All you need is a keyboard

Published on December 2nd, 2021

The online communication revolution has taught us some lessons. Beginning with blogs, and then through forums and now social media, there are free platforms that facilitate the transfer of information. It can be quite helpful, though it can also skip a step of responsible conversation.

Joe Jackson had it right in his song Sunday Papers when he mocked, “They wouldn’t print it if it wasn’t true.” George Day, Publisher of Blue Water Sailing Media, offers this observation from his Cruising Compass newsletter:


Social Media Misinformation
If you have joined or participated in some of the social media groups dedicated to sailing, cruising, boat buying, marine electronics, and more, you’ll know that there are a lot of new sailors and cruisers out there who have been hooked by the lifestyle during the pandemic. And, for good reason, since sailing and boating in general is a great way to get out with your close friends and family in a socially distant environment.

Plus, cruising is a great way to have a manageable adventure. The groups and forums offer a good way for newcomers to seek advice and information from what some call the “hive mind” of the group. Topics and questions range from the most elementary to some quite complex issues.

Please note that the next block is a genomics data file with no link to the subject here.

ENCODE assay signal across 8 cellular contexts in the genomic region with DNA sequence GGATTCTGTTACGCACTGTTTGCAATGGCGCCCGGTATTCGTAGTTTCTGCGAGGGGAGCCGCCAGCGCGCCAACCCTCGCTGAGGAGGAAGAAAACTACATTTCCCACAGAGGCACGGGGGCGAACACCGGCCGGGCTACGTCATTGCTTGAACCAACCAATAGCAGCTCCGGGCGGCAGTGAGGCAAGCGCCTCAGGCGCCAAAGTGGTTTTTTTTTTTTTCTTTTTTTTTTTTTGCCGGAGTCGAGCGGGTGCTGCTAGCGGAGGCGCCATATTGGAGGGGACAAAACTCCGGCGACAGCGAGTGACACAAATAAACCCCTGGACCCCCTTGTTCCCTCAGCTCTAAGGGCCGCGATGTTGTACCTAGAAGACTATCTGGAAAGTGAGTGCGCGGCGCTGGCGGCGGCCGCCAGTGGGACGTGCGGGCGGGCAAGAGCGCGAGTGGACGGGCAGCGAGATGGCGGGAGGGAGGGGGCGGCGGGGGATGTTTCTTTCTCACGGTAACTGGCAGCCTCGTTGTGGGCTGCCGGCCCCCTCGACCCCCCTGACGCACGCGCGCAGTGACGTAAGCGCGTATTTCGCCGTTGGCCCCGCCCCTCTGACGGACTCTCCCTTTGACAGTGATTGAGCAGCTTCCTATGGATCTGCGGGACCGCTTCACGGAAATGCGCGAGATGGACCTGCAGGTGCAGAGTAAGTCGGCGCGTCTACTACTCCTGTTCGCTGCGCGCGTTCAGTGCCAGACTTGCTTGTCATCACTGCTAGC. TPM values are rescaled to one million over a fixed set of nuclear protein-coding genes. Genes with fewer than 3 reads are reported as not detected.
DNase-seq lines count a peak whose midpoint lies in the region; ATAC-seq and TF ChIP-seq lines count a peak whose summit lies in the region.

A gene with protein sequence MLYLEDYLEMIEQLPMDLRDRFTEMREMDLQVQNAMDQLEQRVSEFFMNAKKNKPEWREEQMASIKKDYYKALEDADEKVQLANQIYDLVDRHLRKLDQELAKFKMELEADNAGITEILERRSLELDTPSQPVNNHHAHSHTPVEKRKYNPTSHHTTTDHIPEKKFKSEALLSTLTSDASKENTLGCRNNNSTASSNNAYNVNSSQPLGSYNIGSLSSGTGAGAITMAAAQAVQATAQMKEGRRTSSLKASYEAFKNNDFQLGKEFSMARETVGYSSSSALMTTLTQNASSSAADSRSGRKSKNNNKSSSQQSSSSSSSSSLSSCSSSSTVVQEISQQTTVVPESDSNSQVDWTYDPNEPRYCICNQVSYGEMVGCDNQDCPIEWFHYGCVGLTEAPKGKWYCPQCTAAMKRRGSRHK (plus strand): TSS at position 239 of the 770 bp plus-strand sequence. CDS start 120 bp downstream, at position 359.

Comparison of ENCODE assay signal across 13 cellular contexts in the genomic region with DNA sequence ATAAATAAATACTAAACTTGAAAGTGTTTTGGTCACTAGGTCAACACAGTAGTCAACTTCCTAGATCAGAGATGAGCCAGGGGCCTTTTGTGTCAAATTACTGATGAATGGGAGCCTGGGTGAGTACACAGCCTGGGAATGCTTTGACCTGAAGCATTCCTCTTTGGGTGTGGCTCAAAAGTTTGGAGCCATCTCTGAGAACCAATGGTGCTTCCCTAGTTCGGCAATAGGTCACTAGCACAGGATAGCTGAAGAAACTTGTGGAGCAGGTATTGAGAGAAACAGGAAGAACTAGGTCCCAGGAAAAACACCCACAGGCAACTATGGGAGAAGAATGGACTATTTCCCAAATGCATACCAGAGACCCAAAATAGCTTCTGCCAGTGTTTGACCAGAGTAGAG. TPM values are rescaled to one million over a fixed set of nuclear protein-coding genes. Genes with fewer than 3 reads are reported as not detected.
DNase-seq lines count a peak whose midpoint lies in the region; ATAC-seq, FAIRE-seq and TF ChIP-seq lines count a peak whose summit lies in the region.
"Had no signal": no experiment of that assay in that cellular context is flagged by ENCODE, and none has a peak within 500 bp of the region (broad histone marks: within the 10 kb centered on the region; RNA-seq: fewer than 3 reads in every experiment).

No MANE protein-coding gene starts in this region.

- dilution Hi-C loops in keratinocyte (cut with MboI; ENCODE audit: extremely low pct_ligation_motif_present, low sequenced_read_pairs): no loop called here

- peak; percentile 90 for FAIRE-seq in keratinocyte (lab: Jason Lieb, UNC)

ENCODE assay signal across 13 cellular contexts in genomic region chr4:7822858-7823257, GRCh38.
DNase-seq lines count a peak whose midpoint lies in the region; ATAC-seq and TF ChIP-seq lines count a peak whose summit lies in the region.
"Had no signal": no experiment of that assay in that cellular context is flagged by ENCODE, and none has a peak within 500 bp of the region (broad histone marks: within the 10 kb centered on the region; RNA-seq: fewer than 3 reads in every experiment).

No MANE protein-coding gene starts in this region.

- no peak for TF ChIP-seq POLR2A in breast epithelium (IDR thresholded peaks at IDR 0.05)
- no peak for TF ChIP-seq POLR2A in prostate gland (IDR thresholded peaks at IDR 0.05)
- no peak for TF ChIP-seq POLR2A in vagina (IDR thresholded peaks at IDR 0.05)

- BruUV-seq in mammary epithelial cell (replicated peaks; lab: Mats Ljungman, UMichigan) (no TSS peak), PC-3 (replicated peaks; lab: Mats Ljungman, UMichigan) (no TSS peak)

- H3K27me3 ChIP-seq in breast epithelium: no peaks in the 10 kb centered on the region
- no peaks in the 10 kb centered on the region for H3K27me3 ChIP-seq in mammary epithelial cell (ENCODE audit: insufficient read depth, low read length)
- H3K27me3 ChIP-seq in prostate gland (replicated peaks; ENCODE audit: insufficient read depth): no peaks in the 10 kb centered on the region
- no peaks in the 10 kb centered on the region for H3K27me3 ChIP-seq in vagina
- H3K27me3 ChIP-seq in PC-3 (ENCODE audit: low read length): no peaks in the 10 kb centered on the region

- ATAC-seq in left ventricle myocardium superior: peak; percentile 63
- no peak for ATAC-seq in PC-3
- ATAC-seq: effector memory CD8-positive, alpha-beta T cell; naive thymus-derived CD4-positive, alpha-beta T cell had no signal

However, it’s the responses to these questions that interest and often concern me because the opinions offered by members of these groups range from excellent and well informed to just plain dead wrong, without any way for a newcomer to know the difference.

If you really don’t understand the difference between series and parallel wiring in a boat’s battery bank, you shouldn’t be offering advice on the subject to someone who also doesn’t know. The result could be disastrous. But that doesn’t stop some from offering uninformed advice anyway.

These social media groups are a great way for us to interact with our community of sailors and cruisers and can be very helpful. But, newcomers to sailing and boat ownership, need to maintain a deep skepticism about technical advice offered and even when a consensus solution to a problem builds, it is still vital to confirm that solution with a marine professional with years of experience.

In my view, the “hive mind” gets it wrong just about as often as it gets it right.

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